Wednesday, October 26, 2005

Duke Altum's Poem of the Week #12: A rare double-dip!

That's right folks, this week I am featuring 2 poems from the chosen poet. This is primarily because I love both selections and had a hard time choosing between the two... but it's also my way of paying homage to a man who, if we can speak (figuratively) of the "relationships" we form with our favorite writers, has been my longest and most trusted "friend." I have been reading and heartily enjoying his works since the second grade -- and I still have the old book reports in my files somewhere to prove it! He was a brilliant thinker and world-reknowned literary critic, philosopher, theologian, essayist, novelist, orator, Christian apologist and, last but certainly not least, writer of childrens' books. I believe every single one, or darn close to every one, of his scores of books are still in print. His name? Clive Staples (better known as C. S.) Lewis.

"Uncle Jack" (as I jokingly refer to him with Mutt) is not as well known (or well regarded) for his poetry, though he did actually write quite a bit of it. His first book was a collection of poems (Spirits in Bondage: A Cycle of Lyrics), and throughout his entire career he would publish, always either anonymously or under a pseudonym (my favorite of the pen names he used is "Nat Whilk" -- old English for "I know not whom"), poems in various literary journals and such. Although his poetry has not always been treated kindly by the critics, I personally find it to be heartfelt and earnest, often very moving, imaginative, and (perhaps most interestingly, to me anyway) deeply insightful into the private hopes, doubts, fears and joys that motivated this great writer at the very core of his being.

The first poem here was a selection largely inspired by my recent (and first) viewing of the BBC film version of the hit play Shadowlands, which (as many will already know) was based on the late marriage and deep love shared by Lewis and Joy Davidman, an American poet and critic. If you've seen the later Hollywood version but have not had the chance to see the earlier BBC film, I highly recommend you try and find the latter. It gets much closer to the thought and writings of the actual man (read: an infinitely superior script), and seems to portray the love between the two much more accurately in every way. This poem could almost work as a perfect synopsis of the entire play/film. Lewis suffered greatly in sitting by helplessly and watching her die of cancer (obviously this was written either in the midst of or just after her dying), but he also came to realize the extent of the gift God gave to him in her love, and seems to have learned something quite profound about grace and redemption in the agonizing process. (I love his witty, honest self-effacement here too: "I talk of love -- a scholar's parrot may talk Greek".) I find the last two lines deeply moving, and worth reflecting upon for anyone who is bound by the chains of love to another person. ("Love is not blind; it is bound." -G.K. Chesterton)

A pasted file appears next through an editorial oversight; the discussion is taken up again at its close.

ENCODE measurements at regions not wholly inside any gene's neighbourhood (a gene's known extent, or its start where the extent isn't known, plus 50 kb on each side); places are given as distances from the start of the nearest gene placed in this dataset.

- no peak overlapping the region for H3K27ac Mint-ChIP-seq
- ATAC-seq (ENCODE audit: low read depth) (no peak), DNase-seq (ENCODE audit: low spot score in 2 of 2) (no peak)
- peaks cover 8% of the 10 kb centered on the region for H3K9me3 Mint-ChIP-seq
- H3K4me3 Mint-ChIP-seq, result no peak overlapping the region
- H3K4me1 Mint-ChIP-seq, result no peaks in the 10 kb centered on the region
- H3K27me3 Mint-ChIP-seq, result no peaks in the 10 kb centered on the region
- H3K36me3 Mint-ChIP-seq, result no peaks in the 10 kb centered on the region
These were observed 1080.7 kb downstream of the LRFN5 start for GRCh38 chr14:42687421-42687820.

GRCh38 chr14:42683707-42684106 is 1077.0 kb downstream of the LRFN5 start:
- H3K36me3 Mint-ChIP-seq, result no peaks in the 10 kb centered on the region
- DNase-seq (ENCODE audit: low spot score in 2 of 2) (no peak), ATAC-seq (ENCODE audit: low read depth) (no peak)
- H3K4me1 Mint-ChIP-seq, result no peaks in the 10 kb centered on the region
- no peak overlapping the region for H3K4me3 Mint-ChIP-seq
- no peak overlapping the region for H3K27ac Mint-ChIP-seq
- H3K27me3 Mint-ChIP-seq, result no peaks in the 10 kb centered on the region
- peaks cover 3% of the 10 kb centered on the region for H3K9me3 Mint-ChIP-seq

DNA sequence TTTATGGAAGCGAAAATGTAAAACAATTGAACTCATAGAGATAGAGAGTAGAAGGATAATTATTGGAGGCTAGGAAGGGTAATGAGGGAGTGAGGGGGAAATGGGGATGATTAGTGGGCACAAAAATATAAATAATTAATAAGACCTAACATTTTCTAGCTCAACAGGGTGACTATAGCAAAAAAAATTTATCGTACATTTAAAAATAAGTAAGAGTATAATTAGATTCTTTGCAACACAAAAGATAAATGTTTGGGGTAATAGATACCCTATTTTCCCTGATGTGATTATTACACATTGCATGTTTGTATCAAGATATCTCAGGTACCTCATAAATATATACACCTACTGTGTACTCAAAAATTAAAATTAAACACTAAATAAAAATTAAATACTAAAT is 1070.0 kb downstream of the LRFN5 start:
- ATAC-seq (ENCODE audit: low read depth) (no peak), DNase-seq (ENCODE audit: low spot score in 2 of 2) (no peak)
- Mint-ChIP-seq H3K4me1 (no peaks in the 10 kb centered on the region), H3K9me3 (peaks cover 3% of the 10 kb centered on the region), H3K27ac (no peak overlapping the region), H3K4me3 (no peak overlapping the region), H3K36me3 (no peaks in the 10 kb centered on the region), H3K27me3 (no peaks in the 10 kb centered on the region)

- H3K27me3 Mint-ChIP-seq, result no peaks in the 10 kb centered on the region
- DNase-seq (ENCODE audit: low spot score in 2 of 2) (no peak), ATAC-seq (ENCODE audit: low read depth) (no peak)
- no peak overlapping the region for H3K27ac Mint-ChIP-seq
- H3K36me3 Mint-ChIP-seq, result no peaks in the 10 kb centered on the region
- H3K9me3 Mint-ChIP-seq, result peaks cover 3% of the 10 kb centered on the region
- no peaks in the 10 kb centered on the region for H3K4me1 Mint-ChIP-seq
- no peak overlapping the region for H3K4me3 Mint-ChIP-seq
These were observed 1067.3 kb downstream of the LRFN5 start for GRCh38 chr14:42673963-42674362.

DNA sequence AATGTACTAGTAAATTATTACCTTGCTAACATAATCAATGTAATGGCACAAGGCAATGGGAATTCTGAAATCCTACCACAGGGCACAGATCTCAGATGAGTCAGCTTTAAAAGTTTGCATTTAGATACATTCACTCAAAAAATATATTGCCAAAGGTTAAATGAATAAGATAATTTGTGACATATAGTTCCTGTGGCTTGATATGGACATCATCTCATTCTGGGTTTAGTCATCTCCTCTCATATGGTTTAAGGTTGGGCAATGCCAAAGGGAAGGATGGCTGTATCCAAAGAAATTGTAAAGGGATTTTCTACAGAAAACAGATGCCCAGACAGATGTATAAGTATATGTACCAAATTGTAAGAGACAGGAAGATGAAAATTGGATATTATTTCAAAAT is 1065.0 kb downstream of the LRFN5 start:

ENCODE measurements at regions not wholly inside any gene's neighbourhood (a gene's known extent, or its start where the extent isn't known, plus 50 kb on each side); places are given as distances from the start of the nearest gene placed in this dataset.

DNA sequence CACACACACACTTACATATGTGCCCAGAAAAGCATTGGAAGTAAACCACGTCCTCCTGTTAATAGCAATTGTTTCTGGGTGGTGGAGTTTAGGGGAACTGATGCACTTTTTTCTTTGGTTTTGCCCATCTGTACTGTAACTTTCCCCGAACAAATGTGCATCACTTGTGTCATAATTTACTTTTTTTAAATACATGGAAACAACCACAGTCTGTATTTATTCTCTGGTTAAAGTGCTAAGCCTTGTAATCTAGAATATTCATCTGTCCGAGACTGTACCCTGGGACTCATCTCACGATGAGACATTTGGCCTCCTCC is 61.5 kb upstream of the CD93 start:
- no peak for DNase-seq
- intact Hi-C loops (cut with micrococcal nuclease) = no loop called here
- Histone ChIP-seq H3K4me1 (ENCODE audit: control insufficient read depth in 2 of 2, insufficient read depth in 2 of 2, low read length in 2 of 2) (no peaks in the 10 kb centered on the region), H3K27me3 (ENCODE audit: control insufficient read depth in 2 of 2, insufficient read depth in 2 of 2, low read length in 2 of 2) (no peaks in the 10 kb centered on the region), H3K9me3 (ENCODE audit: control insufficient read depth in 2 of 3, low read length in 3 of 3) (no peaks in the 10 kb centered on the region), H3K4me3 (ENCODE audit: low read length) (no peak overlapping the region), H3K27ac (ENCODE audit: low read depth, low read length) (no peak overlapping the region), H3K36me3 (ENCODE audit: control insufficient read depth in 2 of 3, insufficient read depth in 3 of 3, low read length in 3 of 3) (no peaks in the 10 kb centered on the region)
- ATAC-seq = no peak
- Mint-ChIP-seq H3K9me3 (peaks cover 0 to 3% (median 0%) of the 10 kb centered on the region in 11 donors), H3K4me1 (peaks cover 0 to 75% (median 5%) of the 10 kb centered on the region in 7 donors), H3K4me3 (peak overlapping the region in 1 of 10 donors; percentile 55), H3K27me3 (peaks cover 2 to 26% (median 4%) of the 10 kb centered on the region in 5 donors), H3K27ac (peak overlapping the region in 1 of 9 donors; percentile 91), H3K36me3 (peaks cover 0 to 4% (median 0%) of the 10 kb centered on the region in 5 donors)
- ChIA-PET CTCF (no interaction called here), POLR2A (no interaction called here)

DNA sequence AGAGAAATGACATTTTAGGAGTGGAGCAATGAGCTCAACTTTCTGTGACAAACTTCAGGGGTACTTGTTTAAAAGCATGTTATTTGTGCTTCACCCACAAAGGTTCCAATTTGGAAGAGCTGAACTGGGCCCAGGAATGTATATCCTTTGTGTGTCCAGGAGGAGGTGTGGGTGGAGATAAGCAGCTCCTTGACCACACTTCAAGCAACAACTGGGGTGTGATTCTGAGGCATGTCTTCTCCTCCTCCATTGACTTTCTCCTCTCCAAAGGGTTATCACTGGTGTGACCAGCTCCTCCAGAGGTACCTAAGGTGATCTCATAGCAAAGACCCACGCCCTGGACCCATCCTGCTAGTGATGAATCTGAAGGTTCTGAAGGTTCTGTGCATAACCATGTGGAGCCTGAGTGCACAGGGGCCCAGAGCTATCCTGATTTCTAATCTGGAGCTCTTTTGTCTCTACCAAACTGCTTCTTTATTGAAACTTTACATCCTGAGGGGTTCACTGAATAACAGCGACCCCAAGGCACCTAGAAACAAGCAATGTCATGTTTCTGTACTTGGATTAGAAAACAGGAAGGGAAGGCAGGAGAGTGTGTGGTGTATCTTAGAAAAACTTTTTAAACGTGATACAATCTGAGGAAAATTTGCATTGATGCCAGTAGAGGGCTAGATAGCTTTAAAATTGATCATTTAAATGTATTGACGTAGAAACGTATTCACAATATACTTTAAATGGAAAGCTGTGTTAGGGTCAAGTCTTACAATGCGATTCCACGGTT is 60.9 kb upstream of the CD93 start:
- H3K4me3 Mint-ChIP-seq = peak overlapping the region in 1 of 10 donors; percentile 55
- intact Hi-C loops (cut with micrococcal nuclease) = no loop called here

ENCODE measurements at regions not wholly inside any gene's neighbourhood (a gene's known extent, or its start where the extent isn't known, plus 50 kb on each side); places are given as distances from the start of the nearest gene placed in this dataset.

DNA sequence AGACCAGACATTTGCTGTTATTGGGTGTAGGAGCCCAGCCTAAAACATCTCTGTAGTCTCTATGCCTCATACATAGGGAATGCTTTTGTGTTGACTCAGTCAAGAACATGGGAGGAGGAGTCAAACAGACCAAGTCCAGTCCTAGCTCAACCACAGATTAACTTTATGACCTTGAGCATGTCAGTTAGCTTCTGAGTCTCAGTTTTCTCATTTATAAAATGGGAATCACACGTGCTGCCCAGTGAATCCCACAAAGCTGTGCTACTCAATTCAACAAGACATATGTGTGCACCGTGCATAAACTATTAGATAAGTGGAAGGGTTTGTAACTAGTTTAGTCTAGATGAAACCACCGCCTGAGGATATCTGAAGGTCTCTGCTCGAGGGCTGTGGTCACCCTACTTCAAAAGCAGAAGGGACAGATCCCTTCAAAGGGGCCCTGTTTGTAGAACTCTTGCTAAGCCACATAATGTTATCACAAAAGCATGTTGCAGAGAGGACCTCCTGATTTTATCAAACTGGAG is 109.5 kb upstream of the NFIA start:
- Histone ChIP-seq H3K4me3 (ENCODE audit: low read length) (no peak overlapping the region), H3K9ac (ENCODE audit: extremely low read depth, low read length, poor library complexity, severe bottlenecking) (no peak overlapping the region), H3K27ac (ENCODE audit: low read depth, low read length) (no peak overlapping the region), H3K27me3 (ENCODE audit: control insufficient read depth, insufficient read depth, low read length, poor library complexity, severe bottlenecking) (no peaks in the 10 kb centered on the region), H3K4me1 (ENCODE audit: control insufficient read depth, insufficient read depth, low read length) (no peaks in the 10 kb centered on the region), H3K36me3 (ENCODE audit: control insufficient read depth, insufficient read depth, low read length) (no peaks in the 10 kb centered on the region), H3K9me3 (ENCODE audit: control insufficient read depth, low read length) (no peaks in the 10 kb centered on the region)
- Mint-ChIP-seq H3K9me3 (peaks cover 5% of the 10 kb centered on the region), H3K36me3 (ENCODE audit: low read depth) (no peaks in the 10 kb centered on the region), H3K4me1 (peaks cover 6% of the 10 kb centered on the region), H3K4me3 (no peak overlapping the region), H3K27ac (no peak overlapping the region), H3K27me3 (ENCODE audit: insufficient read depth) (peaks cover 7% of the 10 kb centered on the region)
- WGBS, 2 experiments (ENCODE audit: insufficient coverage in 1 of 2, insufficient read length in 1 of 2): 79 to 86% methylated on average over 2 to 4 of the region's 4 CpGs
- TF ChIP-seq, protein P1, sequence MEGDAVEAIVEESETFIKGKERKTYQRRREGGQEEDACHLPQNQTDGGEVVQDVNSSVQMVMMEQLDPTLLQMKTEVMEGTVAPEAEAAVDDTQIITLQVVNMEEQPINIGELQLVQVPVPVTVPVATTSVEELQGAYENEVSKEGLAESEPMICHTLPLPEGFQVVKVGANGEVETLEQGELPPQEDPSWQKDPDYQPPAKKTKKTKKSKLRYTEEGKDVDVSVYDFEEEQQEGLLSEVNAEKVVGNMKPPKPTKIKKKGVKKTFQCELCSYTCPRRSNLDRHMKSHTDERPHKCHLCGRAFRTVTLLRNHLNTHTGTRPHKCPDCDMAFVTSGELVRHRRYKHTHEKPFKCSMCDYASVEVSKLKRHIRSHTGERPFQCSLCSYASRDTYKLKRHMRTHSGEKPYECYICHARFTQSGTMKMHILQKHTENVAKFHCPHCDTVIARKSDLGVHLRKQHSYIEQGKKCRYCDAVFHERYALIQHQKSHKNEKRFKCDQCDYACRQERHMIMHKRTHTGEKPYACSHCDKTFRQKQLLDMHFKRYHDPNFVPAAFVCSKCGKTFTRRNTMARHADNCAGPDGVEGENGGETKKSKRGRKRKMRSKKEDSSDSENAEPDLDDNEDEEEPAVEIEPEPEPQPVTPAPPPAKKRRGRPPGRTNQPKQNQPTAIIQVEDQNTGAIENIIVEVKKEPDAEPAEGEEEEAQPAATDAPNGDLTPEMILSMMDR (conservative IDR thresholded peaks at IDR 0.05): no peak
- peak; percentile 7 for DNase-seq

As for the second, it is just one of my very favorite poems from Lewis. I find it a fascinating take on the psychology, for lack of a better word, of faith and prayer... an imaginative expression of how it feels at times to pray, to receive pardon and grace in small quantities in the midst of our doubts and fears. It seems to me to be very honest and real in terms of the way prayer often feels, and yet, it is also somehow encouraging, urging us not to give up on the practice, but to "consent/To weariness, and pardon's watery element". I'm not even 100% sure what that means, but it feels and sounds authentic to me, when I think about what a struggle prayer can be at times, and how necessary it is to believe in its efficacy even when it seems to be moot and powerless. "Arise, my body, my small body, we have striven/Enough, and He is merciful; we are forgiven."